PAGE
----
This spring, I enlisted in an endeavor I call Operation Humpty Dumpty.
After Hurricane Sandy, Broad Channel Historical Society’s chairwoman Barbara Toborg commented to a journalist that the work of putting the Society’s historical documentation “back together again” after volunteers rescued it from the storm surge resembled the familiar nursery rhyme.
My mission was to reassemble several binders of historical documents covering two seemingly unrelated yet defining aspects of life in Broad Channel: Mardi Gras and the Land Sale (more on this shortly).
Unlike many larger cultural heritage institutions, the Broad Channel Historical Society has no paid staff. It’s made up of a few dedicated individuals who volunteer their time to preserve the community’s heritage.
Barbara and Fred Toborg had been sheltering the Historical Society’s collections while the town’s library, where the collection is normally housed, was renovated following the storm.
One weekend morning, the Toborgs arrived at my doorstep bearing two large boxes: one box contained brand new, empty binders and pristine protective sleeves and the other box contained hundreds of documents that had formerly been well-organized before they were spread out and dried at on the huge floor of the Vetro Restaurant in Howard Beach (thanks to the generosity of owner Frank Russo) by a team of volunteers.
I did put the binders back together again, but along the way I gained an insight that had not been so clear before, despite leafing through the binders on several occasions before the storm.
As one might expect, the Mardi Gras photographs, newspaper clippings and event programs depict a joyful side of civic engagement. The Mardi Gras binders are evidence of the creativity and resourcefulness that Broad Channelites call forth to build floats and fashion costumes that are only worn one day of the year, a day meant as a collective farewell to summer.
This is the familiar side of Broad Channel to many outsiders, and, I suspect, to many newer transplants to the community.
The Land Sale binders, however, tell another story, one of sustained activism in the face of various, distressingly familiar setbacks spanning several decades (the continued push JFK runway expansion, for example).
Some Wave readers may not know that the City of New York only allowed residents of Broad Channel to rent the land on which their homes stood, even though many desperately desired to own the land outright and were eager to buy it. Beginning in the 1930s, community members waged a campaign against the City for land ownership, a goal finally attained in 1982 after decades of overcoming numerous obstacles.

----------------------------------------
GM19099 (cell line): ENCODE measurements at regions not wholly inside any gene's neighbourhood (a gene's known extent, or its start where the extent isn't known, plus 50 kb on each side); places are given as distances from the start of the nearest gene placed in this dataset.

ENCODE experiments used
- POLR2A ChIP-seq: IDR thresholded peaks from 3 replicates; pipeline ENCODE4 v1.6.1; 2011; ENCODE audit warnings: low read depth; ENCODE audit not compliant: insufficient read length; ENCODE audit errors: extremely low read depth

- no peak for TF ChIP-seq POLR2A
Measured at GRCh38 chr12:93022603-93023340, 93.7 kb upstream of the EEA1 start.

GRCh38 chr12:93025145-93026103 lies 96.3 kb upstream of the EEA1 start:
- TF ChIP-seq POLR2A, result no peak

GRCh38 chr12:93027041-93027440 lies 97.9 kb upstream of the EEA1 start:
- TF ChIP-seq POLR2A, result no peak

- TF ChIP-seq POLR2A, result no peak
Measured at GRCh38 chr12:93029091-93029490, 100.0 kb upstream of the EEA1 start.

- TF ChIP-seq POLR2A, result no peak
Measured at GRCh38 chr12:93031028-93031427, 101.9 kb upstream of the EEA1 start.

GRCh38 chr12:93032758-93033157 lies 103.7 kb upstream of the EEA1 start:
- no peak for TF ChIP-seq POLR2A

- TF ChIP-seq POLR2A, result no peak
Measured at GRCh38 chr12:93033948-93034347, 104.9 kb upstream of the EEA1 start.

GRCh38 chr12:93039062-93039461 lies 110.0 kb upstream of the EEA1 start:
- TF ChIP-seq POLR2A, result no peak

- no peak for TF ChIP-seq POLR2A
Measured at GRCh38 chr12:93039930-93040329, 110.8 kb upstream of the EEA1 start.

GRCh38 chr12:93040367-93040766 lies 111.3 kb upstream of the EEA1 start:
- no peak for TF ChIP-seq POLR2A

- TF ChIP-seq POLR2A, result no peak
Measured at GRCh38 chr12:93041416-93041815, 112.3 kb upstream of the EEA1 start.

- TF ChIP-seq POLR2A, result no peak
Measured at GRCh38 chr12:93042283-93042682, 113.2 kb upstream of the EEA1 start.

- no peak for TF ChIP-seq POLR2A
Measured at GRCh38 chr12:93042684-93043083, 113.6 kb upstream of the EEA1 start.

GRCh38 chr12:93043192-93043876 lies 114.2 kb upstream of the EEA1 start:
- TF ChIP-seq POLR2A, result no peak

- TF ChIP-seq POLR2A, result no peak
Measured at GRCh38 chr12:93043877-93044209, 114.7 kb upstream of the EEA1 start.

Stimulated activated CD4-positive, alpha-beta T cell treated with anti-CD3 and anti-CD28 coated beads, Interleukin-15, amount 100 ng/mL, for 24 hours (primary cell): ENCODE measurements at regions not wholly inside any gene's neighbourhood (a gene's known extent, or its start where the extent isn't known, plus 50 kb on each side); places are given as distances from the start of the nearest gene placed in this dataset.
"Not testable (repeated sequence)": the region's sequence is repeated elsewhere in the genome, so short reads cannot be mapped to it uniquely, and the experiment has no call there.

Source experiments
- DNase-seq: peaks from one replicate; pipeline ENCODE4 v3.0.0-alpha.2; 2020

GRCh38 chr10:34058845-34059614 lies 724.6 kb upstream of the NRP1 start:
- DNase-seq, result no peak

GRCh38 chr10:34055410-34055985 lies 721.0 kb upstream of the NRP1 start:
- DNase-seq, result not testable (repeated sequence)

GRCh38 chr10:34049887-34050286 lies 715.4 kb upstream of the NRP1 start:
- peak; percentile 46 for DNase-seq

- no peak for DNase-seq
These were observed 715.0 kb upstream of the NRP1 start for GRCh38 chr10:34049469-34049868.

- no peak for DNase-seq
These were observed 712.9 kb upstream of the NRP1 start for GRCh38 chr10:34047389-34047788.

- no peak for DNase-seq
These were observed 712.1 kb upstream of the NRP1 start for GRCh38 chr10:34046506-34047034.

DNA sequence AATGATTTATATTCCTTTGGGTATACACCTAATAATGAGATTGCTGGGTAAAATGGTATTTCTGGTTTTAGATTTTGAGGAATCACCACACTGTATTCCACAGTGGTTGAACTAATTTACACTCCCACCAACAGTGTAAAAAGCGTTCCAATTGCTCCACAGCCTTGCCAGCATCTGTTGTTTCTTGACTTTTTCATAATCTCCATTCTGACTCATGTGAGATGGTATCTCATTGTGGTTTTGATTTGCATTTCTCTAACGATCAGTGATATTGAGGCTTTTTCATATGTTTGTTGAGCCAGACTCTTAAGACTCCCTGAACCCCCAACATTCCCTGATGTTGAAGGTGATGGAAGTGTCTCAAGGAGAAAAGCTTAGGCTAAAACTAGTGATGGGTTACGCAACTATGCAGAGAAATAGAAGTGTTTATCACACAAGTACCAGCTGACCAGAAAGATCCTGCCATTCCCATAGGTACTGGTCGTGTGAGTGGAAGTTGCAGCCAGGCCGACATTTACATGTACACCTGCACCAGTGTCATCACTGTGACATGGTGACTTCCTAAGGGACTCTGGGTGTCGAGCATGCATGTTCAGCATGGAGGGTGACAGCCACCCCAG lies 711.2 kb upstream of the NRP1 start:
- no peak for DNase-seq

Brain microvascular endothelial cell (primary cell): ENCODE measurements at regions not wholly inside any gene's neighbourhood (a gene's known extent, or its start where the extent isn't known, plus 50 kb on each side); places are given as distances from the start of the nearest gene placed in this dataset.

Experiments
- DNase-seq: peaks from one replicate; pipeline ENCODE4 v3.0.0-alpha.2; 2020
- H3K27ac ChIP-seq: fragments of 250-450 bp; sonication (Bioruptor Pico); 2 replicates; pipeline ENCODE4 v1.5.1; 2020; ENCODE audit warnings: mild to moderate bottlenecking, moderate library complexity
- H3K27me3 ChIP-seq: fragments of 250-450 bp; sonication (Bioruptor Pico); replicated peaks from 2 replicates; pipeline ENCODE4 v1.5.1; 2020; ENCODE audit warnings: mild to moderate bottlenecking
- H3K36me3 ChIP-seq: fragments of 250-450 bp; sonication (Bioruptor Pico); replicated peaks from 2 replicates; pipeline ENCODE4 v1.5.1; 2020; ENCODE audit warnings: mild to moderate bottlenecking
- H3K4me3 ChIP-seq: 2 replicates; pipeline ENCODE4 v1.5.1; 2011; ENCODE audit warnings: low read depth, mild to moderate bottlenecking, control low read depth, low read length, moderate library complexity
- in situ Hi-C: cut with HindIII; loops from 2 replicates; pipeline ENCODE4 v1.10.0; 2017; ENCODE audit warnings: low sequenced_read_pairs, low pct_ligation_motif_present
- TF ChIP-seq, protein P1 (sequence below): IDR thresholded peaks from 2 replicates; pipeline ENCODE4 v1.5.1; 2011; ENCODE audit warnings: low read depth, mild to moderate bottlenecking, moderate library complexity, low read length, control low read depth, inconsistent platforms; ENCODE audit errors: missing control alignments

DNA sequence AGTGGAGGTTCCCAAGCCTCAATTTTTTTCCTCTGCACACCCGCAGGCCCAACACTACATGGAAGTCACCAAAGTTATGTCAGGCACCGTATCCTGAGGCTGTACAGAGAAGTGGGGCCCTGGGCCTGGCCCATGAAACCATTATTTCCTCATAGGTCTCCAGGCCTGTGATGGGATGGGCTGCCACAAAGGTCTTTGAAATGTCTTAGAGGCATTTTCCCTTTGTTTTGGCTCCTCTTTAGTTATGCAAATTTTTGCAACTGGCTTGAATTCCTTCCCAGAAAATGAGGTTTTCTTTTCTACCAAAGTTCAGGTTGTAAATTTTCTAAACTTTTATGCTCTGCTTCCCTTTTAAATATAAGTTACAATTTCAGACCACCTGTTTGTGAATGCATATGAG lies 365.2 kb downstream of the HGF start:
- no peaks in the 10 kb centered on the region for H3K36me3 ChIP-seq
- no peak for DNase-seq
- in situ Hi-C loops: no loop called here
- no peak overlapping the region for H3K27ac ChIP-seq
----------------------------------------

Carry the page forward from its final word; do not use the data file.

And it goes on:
My favorite documents in these binders are two lists of volunteers. One, probably dating back to the late 1960’s or early 1970’s, consists of campaign volunteers with typing skills – all women – and whether or not they possessed a typewriter at home. Remember, this was the era of manual typewriters. This volunteer typing pool presumably pounded out letters to elected officials, though it’s not quite clear. (Maybe Wave readers can enlighten us!).
The second, shorter list consists of general volunteers. One volunteer’s qualifications are identified simply, yet meaningfully, as “retired.”
The story I read from these binders is that the struggle and eventual victory of Broad Channel families to own the land on which they lived was an effort in which the entire community participated, each by actively contributing something, be it a particular skill, tool, or time.
As Broad Channel – indeed, the entire Rockaway Peninsula – again faces multiple threats to its future, the Broad Channel Historical Society’s efforts to collect and preserve community history take on a broader resonance. These historical binders aren’t just about celebrating collective identity, or “Remember when…?” moments, although such goals are worthy, too.
If today’s community activists are willing to become citizen historians and look to the past for guidance, perhaps there are lessons to be learned from the strategies Broad Channel’s citizens employed in their long struggle.
From the Land Sale binders, some researchers may gain insight into effective community mobilization in the face of a seemingly inflexible and unresponsive bureaucracy.
Others may perceive something different but equally useful in these binders for tackling present day challenges.
That is the beauty and the utility of historical documents when a community bothers to preserve them. Each of us can take away something valuable from these records without depleting them.
A portion of the Broad Channel Historical Society’s themed binders are once again available for in-library use at the now reopened Broad Channel branch of Queens Library.